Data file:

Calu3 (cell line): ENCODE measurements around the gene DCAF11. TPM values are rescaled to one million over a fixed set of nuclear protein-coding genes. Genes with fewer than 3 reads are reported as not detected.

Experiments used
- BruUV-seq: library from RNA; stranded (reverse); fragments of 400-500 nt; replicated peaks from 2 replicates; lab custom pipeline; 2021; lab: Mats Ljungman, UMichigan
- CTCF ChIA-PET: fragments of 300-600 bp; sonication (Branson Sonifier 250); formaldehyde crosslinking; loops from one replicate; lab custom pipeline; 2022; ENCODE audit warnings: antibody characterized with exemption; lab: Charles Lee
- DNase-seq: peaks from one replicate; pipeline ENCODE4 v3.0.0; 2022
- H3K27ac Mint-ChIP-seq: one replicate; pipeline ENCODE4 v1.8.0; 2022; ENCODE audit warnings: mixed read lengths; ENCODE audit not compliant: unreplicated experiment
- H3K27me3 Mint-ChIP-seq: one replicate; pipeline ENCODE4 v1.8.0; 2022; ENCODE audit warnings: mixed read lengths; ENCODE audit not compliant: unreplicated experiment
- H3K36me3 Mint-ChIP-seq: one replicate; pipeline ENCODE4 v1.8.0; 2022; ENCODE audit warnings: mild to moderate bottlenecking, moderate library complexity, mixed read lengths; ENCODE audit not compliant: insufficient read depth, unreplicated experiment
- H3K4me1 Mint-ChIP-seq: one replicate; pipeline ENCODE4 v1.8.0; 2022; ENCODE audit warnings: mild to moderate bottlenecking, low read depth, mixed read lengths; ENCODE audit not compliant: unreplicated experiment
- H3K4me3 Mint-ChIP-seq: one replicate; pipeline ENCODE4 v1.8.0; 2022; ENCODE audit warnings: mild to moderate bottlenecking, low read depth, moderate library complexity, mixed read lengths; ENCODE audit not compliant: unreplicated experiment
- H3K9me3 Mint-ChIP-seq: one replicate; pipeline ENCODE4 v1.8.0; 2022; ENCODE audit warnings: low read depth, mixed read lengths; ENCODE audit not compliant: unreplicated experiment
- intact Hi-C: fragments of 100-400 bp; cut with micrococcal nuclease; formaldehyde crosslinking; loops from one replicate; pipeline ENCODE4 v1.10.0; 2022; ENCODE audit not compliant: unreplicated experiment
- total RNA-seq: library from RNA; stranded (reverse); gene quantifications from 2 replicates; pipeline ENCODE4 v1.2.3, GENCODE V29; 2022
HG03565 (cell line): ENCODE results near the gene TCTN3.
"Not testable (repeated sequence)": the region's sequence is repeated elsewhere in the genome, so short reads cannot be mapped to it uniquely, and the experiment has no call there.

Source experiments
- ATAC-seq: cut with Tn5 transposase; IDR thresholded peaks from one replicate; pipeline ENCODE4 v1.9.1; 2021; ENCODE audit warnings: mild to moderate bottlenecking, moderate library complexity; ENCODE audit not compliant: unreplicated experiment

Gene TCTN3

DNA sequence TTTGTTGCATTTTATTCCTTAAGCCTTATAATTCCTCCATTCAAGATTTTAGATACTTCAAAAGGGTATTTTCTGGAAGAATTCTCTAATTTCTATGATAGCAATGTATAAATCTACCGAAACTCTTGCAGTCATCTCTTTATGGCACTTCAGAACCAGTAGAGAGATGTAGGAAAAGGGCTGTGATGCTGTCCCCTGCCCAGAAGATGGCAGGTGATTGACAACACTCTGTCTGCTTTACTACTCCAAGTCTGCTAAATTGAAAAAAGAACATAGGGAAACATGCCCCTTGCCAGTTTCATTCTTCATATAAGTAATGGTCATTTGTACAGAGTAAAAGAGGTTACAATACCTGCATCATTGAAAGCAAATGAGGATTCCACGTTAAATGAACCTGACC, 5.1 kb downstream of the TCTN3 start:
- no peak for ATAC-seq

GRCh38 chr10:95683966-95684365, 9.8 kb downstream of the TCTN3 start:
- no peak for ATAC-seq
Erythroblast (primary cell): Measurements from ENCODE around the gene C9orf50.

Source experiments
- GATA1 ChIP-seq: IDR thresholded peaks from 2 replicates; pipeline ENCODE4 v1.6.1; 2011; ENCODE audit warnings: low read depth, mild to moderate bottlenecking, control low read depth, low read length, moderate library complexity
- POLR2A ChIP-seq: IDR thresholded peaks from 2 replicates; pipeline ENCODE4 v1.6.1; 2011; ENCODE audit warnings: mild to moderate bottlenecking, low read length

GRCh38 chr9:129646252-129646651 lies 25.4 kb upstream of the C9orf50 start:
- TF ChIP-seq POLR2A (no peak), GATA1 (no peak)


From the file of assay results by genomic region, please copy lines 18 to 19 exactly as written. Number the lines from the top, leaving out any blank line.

Gene TCTN3

DNA sequence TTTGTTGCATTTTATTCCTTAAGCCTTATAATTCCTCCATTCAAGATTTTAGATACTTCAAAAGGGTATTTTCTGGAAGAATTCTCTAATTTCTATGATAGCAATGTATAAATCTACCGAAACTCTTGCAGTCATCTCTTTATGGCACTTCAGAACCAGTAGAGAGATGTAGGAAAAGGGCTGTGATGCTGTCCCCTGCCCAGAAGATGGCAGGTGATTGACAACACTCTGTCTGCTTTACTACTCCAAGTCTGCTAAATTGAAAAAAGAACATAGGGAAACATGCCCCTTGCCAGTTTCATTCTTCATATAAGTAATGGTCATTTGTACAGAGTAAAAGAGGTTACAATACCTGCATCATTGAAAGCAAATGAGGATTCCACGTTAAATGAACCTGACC, 5.1 kb downstream of the TCTN3 start: